You can increasingly find hazelnut milk at the supermarket wherever you are in the world.

Typically hazelnut milk will have added vitamins and minerals which makes the commercially found milk wholly nutritious.



Nutritional value

Hazelnut milk frequently contains added vitamin D, B-Vitamins, calcium and protein, making them more similar to regular milk in nutritional content.


In addition, hazelnut milk is naturally rich in several vitamins and minerals, especially vitamin E.


Per 100ml (RDI=Recommended Daily Intake) Hazelnut Milk Cow’s (Whole) Milk
Calories 29 kcal 64 kcal
Fat 1.6g 3.6g
Carbohydrate 3.1g 4.7g
Fibre 0.3g 0g
Protein 0.4g 3.2g
Vitamin D 15% of the RDI 0% of the RDI
Vitamin E 20% of the RDI 3% of the RDI
Riboflavin (B2) 15% of the RDI 17% of the RDI
B12 15% of the RDI 16% of the RDI
Calcium 15% of the RDI 15% of the RDI

(1) (2)



Low in Calories

Hazelnut milk which is bought commercially generally has a low calorie and fat content which is due to the fact that the milk is watered down. This is great news if you are looking to manage your calorific intake and control your weight.


However, not all hazelnut milk is the same and some types have higher hazelnut contents which although contains a higher calorific intake, it makes for a much better nutrient-dense drink.


You should always seek to find unsweetened, naturally occurring hazelnut milk as this provides a richer nuttier taste and will not cause a spike in your blood sugar levels – a great choice for diabetics.


Dairy Free and Gluten Free

Hazelnut milk contains no lactose! This is great for people who are lactose intolerant and unable to digest milk adequately. Hazelnut milk will not lead to bloating or stomach inflammation making it a great source for everyone.


Furthermore hazelnut milk is typically free from dairy, gluten and soy. Making it a great choice for vegans and people unfavourable to dairy.



A Good Source of Vitamins and Minerals

Hazelnut milk provides an equally good source of calcium as that of cow’s milk. Which is important as calcium is needed for the strengthening of bones, teeth and tissue cells. Therefore, calcium intake will reduce the risk of osteoporosis, which is a condition associated with weak bones and fractures.(3)


Hazelnut milk is high in vitamin E which is a great nutritious element of hazelnuts as they provide protection for lipids against oxidisation and help to reduce levels of bad cholesterol (LDLs) thus reducing the risk of heart related diseases.(4) (5)


The nut-based milk provides Vitamin D which is great for the skin and also reduces the risk of brittle bones and weak muscles.(6)



Easy to Make Your Own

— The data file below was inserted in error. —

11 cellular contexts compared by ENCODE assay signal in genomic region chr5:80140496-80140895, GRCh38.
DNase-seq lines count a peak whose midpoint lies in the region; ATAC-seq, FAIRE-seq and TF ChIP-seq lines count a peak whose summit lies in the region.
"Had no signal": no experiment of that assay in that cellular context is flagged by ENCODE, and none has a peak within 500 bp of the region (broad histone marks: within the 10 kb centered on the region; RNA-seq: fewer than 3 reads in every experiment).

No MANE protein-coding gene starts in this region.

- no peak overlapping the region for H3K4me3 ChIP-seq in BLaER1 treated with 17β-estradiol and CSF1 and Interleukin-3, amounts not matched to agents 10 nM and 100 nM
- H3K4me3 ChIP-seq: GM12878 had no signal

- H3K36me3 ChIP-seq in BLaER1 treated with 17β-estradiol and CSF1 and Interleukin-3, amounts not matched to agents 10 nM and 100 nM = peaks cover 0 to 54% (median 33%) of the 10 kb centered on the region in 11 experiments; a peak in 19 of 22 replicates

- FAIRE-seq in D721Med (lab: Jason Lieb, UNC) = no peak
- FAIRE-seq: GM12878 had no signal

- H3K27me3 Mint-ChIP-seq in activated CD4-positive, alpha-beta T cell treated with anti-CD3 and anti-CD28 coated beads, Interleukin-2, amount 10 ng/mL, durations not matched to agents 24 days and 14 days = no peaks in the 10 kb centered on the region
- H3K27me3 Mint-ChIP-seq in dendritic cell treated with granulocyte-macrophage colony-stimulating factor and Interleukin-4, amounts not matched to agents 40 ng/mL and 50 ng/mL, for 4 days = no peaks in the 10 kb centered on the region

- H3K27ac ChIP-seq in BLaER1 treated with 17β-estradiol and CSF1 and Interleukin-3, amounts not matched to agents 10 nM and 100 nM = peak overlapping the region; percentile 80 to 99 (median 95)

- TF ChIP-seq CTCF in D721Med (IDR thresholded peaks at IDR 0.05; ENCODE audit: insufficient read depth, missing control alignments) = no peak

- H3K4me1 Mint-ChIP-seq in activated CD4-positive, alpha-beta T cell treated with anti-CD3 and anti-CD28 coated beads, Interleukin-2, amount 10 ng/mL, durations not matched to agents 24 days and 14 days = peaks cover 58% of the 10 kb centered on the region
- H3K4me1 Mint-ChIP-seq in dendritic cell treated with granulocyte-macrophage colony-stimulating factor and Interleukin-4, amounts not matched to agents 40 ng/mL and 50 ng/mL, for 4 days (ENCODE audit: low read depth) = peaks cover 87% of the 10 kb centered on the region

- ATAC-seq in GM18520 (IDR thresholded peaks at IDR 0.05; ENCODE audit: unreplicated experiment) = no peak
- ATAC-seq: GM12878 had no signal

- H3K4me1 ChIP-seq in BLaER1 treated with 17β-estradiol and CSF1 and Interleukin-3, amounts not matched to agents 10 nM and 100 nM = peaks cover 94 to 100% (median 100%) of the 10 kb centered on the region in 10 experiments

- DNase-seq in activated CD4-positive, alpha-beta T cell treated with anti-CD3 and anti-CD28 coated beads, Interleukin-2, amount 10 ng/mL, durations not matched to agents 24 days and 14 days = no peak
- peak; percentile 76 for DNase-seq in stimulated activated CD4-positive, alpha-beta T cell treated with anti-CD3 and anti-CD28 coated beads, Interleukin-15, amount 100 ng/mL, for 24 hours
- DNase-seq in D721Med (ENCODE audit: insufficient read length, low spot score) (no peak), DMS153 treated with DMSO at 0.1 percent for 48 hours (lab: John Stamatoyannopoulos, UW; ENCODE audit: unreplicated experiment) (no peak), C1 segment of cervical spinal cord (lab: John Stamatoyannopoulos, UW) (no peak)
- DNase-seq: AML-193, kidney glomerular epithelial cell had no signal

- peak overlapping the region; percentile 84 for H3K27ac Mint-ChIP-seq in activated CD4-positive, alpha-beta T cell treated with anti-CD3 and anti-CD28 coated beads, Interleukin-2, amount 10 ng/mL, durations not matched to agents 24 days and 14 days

As aforementioned most of the commercially available hazelnut milk, or any other nut milk for that matter, is approximately 95% water. Therefore if you truly want to get the full nutritious content from hazelnut milk you are best advised to make it yourself!


Having said that it is just as quick and easy to make hazelnut milk as it is to make a smoothie!



Step1: Soak 250 grams organic raw hazelnuts in cold water for eight to ten hours.


By soaking the hazelnuts you help to remove phytic acid and enzyme inhibitors (found in the coatings of nuts) so that your digestive system can easily absorb all of the precious vitamins and minerals from the hazelnuts.

Soaking the nuts also initiates the germination process (so long as the nuts are raw) and deactivates the hazelnut’s enzyme inhibitors which significantly increases the nutrient continent of the nut.(7)


Step2: Once soaked, blend the hazelnuts with 500 ml of water (you can add as much water depending on the consistency you desire to achieve).


Step 3: Strain the blended mixture through a nut-milk bag or a fine mesh strainer.


Step 4: Store your fresh hazelnut milk in the fridge where it will last for up to three days and shake or stir before you drink.



The hazelnut residue collected in the nut-milk bag or strainer can be used for smoothies or even for baking purposes.





Disclaimer: The entire contents of this website are based upon the opinions of ‘My Kitchen Therapy’, unless otherwise mentioned. Each articles is based upon the opinions of the author, who retains copyright as marked. The information on this website is not intended as medical advice and is not intended to replace a one-on-one relationship with a qualified health care professional. The website is intended as a sharing of knowledge and information from the research of the author and his community. It is encouraged that you make your own health care decisions based upon your research and in partnership with a qualified health care professional. If you are pregnant, nursing, taking medication, or have a medical condition, consult your health care professional before using products based on this content.

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